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The Definition of Insanity

They tell me I’m insane. They say I have a mental disease called addiction. My mother hates to hear me say it but it makes sense to me. You see for a few years in my life I kept doing the same thing and expecting different results. My drug of choice? Cocaine, I tried all kinds of different ways to use cocaine without suffering the dire consequences that came along as a result. It seems no matter how I used cocaine, as long as I kept doing the same thing (using cocaine) I kept getting the same results; jail, homelessness, pennilessness, etc. They told it was the very definition of insanity. Makes sense to me.

I was recently in conversation with a friend whom I have known for quite some time. She knew that I had been married at one time but wasn’t sure. “Now how many times have you been married?” she asked. When I told her that I had been married and divorced three times, she suggested that the issue just might not be entirely with the women that I’d married. Again I say, “Makes sense to me.”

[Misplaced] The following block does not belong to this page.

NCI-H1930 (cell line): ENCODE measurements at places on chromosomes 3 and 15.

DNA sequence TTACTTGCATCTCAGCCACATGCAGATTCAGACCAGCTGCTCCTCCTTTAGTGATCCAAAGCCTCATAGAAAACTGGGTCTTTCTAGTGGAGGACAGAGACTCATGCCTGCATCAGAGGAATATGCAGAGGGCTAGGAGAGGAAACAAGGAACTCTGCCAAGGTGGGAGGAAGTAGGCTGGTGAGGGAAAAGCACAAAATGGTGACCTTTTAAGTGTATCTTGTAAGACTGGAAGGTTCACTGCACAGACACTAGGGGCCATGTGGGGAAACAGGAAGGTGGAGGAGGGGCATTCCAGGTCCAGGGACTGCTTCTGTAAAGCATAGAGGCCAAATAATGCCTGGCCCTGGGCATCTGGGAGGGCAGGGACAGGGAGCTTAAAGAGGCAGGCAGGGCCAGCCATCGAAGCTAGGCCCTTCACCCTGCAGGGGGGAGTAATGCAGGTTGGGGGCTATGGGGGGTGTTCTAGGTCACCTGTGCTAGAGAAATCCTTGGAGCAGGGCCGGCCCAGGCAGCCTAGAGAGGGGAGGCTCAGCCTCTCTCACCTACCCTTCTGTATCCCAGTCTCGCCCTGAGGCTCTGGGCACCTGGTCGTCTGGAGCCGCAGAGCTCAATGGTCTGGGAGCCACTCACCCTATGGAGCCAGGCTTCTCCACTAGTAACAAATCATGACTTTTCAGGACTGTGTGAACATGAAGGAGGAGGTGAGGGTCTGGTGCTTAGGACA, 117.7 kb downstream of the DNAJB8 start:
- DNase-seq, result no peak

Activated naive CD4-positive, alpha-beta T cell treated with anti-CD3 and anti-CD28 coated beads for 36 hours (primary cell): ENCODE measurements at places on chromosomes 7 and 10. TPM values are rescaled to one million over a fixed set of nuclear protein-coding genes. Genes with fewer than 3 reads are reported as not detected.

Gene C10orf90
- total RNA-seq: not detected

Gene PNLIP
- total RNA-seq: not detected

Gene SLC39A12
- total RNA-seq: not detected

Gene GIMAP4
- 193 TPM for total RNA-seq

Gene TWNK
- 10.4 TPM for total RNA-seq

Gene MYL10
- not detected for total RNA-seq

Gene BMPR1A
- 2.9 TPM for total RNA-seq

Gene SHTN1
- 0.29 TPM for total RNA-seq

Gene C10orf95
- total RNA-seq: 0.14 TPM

Despite my insane cocaine use, and unsuccessful attempts at marriage I nevertheless found myself in a meeting at the White House along with other civil and human rights advocates. The primary topic of conversation was about the events in Ferguson Missouri where an unarmed Black teenager was murdered by a white police officer. As I sat and looked around the table and listened to advocates talk about the programs that they had either established or are in the process of implementing in Ferguson, or communities like it throughout the country something occurred to me. The thought came into my mind that with all of these programs and strategies in place or being implemented in Black and Brown communities nothing seems to significantly change.